Canada’s Mitch Gagnon needed to make a statement in his second appearance in a UFC octagon.
He did just that Saturday night at Air Canada Centre.
Gagnon connected with a devastating left hand and later submitted Walel (The Gazelle) Watson with a rear naked choke just 69 seconds into their bantamweight bout at UFC 152. It was an impressive performance by the 27-year-old from Sudbury, Ont., who was coming off a loss to Bryan Caraway at UFC 149.
“I didn’t want to be that 0-2 guy that got kicked out of the UFC,” Gagnon said. “Guys don’t go 0-3 in the UFC. It’s 0-2 and go back to the little shows and come back when you’re ready.
“So I had my back against the fence a little bit I thought and I just wanted to get that W.”
The other Canadians on the early card came through with unanimous decision victories. Welterweight Sean (The Punisher) Pierson of Pickering, Ont., beat Lance Benoist while lightweight T.J. Grant of Cole Harbour, N.S., defeated Evan Dunham.
The lone Canadian on the main card, Halifax light-heavyweight Roger (The Hulk) Hollett, dropped a decision to Matt (The Hammer) Hamill.
Gagnon, who entered the cage to Linkin Park’s “Bleed It Out,” looked composed and confident in the second bout on the card. He connected with a left after Watson missed a Superman punch.
Watson fell to the mat and Gagnon landed some punishing blows before earning the submission.
“He decided to throw a sloppy punch and he got caught for it,” Gagnon said.
The five-foot-six 135-pounder improved to 9-2 while Watson, who fights out of San Diego, fell to 9-5.
“I got caught. There’s nothing else to say,” Watson said. “Congrats to Mitch and I’ll be back better next time.”
Gagnon’s eyes moistened shortly before his hand was raised.
“I couldn’t hold the tears down,” he said. “I just felt like there was a lot to prove to myself and maybe to some critics. But more to myself. I just had a lot of emotions and I couldn’t control them.”
Watson, 28, is five inches taller than Gagnon and had a seven-inch reach advantage. He tried to outbox Gagnon at the start but couldn’t land a significant shot against the quick Canadian.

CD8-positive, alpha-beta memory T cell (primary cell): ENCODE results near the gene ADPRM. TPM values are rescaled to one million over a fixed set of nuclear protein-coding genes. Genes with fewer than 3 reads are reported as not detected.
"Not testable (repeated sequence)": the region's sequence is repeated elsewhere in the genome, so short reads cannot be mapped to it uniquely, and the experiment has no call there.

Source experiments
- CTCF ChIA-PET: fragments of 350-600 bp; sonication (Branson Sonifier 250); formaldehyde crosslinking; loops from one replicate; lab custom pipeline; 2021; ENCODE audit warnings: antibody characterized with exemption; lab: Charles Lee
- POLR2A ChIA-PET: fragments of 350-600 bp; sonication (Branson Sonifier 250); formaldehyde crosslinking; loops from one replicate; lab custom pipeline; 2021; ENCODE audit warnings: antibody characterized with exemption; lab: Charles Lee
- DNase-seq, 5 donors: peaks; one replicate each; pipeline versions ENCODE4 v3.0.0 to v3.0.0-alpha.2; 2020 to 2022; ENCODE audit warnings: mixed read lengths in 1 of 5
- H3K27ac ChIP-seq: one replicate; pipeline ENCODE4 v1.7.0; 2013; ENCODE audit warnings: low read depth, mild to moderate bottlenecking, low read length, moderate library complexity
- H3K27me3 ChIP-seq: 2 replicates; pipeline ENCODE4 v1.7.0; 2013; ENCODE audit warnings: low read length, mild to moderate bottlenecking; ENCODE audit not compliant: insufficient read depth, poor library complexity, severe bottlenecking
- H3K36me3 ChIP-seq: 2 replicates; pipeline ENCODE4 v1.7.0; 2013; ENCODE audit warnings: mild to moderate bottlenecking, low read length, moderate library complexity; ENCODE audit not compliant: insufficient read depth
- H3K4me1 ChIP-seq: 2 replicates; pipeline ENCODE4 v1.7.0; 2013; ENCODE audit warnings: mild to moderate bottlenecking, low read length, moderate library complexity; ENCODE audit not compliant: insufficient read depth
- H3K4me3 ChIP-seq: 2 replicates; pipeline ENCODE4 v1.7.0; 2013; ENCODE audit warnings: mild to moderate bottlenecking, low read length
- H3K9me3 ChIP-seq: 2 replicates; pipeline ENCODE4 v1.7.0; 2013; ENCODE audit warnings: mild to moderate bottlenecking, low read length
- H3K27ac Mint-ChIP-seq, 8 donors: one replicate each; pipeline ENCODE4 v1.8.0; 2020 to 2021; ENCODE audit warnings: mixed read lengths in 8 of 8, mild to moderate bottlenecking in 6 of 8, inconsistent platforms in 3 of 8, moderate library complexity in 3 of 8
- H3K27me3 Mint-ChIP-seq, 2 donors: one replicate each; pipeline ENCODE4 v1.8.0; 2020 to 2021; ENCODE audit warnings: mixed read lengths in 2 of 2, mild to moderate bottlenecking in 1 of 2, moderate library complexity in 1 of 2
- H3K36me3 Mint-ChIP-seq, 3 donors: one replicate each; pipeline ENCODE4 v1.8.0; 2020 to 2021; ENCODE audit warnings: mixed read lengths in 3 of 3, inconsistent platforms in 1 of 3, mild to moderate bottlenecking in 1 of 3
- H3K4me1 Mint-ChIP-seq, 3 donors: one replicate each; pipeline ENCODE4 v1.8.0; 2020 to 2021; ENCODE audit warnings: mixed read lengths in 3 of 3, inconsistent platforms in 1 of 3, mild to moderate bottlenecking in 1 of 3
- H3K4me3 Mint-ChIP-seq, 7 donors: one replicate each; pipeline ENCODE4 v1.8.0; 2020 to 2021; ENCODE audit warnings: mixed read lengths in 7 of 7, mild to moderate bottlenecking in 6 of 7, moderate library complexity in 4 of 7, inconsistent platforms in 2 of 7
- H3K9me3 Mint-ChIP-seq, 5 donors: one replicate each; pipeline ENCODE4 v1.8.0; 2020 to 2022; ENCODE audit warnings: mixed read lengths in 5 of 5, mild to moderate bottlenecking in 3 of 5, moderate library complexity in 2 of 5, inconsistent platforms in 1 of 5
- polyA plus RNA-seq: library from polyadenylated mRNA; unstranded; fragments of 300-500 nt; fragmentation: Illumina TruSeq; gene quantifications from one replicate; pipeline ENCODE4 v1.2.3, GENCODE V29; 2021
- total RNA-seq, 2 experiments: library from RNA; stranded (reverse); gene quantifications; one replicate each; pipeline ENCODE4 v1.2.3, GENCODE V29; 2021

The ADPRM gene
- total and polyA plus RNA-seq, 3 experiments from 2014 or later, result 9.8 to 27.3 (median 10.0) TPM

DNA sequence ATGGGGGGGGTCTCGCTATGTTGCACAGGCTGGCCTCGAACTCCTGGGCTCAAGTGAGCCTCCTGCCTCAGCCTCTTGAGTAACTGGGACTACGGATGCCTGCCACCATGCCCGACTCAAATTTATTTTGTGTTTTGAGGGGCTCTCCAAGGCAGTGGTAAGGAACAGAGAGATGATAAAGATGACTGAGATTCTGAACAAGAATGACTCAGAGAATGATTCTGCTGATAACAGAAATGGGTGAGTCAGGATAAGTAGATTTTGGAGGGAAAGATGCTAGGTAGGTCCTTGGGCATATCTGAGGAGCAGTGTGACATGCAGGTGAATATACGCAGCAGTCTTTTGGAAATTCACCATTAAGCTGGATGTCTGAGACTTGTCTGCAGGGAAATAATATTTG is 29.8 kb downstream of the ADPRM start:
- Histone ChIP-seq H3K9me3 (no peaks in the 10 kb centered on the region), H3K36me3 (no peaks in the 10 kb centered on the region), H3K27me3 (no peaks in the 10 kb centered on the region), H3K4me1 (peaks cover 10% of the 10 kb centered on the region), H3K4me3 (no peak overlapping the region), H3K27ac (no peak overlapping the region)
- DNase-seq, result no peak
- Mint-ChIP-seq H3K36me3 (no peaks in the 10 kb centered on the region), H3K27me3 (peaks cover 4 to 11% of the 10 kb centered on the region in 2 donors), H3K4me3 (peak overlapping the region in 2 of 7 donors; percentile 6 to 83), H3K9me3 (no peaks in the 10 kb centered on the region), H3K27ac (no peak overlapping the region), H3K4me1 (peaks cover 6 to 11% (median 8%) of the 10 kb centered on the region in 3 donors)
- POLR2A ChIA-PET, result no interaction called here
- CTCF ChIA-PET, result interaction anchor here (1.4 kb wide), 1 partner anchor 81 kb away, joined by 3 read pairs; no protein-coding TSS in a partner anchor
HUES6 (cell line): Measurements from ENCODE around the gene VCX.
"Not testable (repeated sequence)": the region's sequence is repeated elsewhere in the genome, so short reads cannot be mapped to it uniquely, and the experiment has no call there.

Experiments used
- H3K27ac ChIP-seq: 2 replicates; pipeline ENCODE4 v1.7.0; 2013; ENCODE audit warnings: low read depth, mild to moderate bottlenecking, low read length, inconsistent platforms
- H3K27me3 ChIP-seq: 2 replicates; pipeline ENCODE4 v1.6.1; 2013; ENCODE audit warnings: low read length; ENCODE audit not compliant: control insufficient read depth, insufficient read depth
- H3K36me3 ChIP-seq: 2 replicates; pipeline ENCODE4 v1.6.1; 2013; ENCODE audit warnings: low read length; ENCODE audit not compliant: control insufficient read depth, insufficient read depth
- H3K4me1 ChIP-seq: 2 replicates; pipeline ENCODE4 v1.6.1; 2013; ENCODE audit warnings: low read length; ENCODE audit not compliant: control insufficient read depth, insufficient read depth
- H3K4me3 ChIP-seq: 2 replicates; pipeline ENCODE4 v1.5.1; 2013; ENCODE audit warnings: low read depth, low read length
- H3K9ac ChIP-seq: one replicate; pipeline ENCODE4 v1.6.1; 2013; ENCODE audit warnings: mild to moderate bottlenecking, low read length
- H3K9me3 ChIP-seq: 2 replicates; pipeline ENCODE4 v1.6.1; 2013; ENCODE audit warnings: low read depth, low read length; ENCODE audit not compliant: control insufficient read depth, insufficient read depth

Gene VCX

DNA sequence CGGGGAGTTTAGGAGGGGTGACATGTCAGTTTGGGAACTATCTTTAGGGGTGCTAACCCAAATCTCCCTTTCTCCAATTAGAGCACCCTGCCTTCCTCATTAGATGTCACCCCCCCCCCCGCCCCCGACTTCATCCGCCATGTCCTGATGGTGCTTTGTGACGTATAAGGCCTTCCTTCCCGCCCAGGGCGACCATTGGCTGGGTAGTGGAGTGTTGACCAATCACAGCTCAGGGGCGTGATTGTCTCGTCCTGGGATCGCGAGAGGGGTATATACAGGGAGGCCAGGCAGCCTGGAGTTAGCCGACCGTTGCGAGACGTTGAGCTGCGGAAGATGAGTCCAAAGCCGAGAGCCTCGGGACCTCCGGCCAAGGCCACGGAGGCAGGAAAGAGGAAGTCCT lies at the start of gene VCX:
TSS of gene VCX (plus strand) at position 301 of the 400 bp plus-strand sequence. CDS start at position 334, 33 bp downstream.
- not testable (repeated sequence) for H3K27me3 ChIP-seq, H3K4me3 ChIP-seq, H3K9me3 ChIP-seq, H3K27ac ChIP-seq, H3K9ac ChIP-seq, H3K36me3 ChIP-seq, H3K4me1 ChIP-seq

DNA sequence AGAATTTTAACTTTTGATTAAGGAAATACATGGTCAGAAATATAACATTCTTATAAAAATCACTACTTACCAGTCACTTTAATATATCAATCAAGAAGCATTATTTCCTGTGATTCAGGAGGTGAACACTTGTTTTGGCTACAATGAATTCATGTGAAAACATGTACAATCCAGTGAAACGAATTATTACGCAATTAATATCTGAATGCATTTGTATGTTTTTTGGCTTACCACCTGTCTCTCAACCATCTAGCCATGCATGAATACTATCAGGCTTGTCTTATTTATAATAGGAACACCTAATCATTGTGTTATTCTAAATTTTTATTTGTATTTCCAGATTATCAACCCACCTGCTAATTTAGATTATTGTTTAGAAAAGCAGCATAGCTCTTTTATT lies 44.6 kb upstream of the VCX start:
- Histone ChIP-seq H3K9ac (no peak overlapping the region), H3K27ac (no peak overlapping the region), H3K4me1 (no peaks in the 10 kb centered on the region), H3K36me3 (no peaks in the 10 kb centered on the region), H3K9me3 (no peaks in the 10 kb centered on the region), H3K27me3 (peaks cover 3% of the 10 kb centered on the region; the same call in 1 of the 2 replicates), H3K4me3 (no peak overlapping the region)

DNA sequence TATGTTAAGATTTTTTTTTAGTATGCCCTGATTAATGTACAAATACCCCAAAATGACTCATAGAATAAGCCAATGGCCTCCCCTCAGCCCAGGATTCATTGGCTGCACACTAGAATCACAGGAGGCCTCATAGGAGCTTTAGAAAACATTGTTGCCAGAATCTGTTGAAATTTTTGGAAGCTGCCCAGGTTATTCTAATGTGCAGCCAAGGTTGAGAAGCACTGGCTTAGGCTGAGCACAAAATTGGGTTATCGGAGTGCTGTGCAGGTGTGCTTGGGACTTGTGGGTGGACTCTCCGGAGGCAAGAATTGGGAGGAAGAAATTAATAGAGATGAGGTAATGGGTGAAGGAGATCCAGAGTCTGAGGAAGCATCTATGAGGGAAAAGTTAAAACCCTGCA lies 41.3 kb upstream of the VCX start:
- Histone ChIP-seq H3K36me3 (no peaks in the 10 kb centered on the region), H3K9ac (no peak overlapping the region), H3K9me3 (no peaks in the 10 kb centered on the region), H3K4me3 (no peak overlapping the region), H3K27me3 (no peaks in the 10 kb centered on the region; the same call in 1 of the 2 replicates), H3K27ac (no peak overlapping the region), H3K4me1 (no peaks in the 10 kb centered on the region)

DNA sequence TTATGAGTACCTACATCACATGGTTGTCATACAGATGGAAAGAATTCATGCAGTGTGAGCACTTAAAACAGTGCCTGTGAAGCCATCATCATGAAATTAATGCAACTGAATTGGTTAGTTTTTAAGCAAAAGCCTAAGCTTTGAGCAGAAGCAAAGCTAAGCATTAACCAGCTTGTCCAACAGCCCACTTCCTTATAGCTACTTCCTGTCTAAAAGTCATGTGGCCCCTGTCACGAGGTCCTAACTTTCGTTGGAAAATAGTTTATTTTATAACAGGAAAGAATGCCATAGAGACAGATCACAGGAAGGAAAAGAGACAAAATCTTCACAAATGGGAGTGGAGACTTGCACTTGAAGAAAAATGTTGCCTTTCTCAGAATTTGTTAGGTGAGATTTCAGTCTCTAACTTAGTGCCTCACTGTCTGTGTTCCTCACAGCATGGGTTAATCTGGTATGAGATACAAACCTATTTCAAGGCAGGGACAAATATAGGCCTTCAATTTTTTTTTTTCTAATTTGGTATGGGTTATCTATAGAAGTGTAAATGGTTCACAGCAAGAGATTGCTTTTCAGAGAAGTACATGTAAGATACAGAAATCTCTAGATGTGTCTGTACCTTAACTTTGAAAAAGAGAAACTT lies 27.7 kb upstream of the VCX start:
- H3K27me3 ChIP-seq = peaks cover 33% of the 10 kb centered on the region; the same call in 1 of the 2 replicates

“Walel was a guy that nobody was able to finish in the UFC ... and I was able to put him away in the first,” Gagnon said. “It’s a big statement I think, that I can dance with these guys.”
Gagnon, who works as a trainer at an MMA training facility he co-owns in his hometown, spent his early years in wrestling and judo before focusing on mixed martial arts. All of his victories have come via submission and all but one came in the first round.
“I specifically practised that left hook counter and I was able to execute it perfectly,” Gagnon said. “I wanted to bait him in with kicks to change it up so that I would have an opportunity to throw it and he opened up for it.
“I’m very glad to be healthy and I want to keep this streak rolling.”
Gagnon lost by submission in the third round to Caraway in his UFC debut last July in Calgary. It was deemed Fight of the Night and both fighters earned $65,000 for their efforts.
Gagnon is hoping he’ll be added to the UFC 154 card set for Montreal on Nov. 17. Coach Richard Nancoo said the win over Watson was an “absolutely enormous” victory for the fighter.
“I think next time he shows up, he’s going to show up even harder, stronger, faster, just smoother,” Nancoo said. “That’s just how Mitch is. He just learns extremely quickly.”
Pierson, meanwhile, turned in a gutsy performance against an opponent 12 years his junior. The Canadian took a hard left midway through the third round but hung on for the win.
“Lance is a really tough kid and he gave me a lot of trouble out there,” Pierson said. “I thought I edged the first two rounds but he hurt me pretty bad in the third and I just went into survival mode.
“I was fighting purely on instincts at the end there and he did really well trying to get the finish. Just glad I was able to hold out and get the win.”
Grant kept the Canadian winning streak going by bloodying Dunham early and keeping up the pressure throughout their lightweight bout.
“I feel awesome after that,” Grant said. “It was a taxing fight on both of us and we each did a lot of damage to one another. I think I had an edge in the exchanges and I definitely landed more body shots than Evan did.”
Later in the evening, Hollett struggled against Hamill in a boring, plodding contest.
Notes: Canadian welterweight Rory (Ares) MacDonald was in attendance. The crowd gave him a nice ovation when he was shown on the big screens around the arena.